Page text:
The Tawny Frogmouth, Podargus strigoides (Caprimulgidae - Podargidae) is an endemic, nocturnal bird species widespread throughout Australia. They are heterotherm and the largest bird know to use torpor. Like Nightjars, Tawny Frogmouths enter daily torpor at night and/or in the early morning. This birds remain torpid for only part of the day, but usually continue to forage during their active phase.

    Unlike hibernators, daily heterotherms, such as the Nightjars and the Tawny Frogmouth, always express daily torpor independent of ambient temperature, season and trophic state. Daily torpor lasts only for hours rather than days or weeks, is usually not as deep as hibernation, and is often interrupted by activity and feeding. 

    Reference: [1]

    Photo credit: ©Peter Nijenhuis | Locality: The Rainforest Habitat Wildlife Sanctuary, Port Douglas, Craiglie, Queensland, Australia

     
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  14. Red Tailed Racer  (Red-tailed Green Ratsnake, Arboreal Rat Snake)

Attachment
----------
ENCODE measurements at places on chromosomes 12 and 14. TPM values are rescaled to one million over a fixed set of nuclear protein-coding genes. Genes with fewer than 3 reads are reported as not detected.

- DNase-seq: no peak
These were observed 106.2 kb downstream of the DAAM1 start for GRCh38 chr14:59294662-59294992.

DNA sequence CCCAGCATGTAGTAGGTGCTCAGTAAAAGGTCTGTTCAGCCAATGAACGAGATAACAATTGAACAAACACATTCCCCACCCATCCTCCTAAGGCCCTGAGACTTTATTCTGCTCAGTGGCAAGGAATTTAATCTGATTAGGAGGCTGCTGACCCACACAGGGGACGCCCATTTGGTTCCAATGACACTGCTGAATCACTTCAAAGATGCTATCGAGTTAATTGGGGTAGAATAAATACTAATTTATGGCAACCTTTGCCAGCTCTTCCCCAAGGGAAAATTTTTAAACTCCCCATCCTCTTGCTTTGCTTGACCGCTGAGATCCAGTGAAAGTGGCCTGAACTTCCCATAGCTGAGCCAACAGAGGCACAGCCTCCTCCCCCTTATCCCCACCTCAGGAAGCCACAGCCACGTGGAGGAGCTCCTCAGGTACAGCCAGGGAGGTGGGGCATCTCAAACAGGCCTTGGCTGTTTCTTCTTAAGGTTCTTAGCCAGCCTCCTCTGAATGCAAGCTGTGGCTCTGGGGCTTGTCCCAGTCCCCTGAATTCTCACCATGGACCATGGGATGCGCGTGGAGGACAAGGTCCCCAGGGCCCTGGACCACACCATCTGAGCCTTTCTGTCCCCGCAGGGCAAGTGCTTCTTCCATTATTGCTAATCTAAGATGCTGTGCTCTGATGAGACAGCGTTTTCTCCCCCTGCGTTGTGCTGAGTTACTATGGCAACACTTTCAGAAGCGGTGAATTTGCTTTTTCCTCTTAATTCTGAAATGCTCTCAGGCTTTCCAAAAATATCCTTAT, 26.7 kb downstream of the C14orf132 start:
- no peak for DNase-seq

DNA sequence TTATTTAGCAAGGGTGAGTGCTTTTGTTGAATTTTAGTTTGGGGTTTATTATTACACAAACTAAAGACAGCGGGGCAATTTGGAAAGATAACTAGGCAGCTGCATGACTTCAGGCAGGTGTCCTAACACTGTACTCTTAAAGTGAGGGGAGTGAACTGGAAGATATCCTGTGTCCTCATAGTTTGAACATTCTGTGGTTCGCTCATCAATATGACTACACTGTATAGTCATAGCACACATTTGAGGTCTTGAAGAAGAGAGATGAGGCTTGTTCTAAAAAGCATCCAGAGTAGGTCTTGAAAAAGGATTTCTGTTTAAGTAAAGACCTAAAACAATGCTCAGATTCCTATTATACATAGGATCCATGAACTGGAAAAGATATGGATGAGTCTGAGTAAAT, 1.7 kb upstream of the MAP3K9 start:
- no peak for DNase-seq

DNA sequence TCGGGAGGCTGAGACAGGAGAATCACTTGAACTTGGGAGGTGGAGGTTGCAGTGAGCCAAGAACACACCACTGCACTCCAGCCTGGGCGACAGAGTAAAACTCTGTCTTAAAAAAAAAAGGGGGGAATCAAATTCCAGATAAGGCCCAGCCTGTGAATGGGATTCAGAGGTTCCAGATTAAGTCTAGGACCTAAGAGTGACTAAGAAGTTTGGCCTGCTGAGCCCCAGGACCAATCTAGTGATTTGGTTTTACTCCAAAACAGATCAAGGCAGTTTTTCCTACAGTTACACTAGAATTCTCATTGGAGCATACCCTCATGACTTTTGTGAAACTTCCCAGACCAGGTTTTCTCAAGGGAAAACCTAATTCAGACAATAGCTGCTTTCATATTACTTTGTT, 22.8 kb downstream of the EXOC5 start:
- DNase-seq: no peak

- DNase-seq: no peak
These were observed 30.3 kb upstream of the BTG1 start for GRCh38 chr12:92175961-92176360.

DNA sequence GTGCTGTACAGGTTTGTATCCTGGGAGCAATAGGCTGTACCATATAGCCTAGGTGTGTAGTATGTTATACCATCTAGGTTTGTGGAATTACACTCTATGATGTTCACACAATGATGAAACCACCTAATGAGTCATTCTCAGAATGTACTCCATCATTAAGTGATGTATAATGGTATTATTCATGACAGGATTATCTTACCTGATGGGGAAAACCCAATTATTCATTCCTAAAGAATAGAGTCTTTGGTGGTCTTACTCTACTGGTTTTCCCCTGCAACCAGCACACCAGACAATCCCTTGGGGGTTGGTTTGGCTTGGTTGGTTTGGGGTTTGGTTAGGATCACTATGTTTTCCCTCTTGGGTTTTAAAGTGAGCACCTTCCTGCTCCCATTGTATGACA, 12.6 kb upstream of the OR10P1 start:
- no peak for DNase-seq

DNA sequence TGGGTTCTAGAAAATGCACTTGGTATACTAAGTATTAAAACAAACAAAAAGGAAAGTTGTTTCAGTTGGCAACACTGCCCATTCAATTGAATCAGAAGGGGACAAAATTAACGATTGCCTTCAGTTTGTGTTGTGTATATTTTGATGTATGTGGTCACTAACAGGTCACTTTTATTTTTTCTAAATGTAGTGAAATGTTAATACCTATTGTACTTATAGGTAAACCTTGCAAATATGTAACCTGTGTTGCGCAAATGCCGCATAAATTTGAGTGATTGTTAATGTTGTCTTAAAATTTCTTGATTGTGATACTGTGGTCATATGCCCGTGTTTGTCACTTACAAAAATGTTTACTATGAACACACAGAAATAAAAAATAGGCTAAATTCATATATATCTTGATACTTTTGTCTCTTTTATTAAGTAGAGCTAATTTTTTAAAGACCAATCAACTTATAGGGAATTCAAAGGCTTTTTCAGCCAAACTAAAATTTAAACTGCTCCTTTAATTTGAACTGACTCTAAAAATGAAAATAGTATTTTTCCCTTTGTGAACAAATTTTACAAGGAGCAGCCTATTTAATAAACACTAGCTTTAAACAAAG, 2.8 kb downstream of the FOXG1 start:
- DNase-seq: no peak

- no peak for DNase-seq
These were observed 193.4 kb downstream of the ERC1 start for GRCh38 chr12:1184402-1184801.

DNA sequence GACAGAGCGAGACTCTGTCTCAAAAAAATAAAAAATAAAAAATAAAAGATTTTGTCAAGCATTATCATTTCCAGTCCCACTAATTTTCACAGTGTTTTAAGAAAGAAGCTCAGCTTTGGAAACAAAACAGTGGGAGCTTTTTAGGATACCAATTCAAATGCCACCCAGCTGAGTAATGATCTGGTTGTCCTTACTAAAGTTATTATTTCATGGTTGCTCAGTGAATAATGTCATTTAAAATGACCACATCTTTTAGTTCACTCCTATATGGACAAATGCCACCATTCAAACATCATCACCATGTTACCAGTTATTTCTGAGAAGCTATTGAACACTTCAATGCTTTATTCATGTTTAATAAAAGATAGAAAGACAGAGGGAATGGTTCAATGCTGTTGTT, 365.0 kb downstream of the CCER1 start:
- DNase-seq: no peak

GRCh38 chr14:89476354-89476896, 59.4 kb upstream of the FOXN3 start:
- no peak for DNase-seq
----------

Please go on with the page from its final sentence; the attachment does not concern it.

Gonyosoma oxycephalum (Colubridae), the Red Tailed Racer, is an arboreal species of ratsnake, living in the trees up to 10m above the ground.

    This striking green snake with blue tongue is a renowned raider of birds nests, and with up to 2.4 m in total length, is amongst the largest of all the ratsnake species. 

    Red Tailed Racers can be found from Myanmar eastward to central Viet Nam, southward through the Malay Peninsula and Southeast Asia as far east as the Philippines and Lombok, Indonesia.

    References: [1] - [2] - [3]

    Photo credit: ©kkchomeLocality: Sarawak, Borneo, Malaysia

     
  15. Sharpshooter

    Sharpshooter is a term used colloquially to refer to a highly diverse group of leafhoppers of the family Cicadellidae. Oncometopia nigricans (Hemiptera - Cicadellidae), pictured, is one of nearly 20,000 described species in that taxonomic family.

    Like all true bugs, this species has piercing-sucking mouthparts, which are used to tap into and feed upon xylem or phloem (sap) tissue of plants. It also has large eyes and excellent visual acuity to avoid detection and capture by potential predators.

    Oncometopia nigricans is an American species which as other ones, is considered a pest of several crops, because they can disperse relatively long distances, feed on a great variety of plants, and more importantly, they have the ability to vector (transmit) infectious pathogens from plant to plant. 

    Reference: [1]

    Photo credit: ©Kim Fleming | Locality: unknown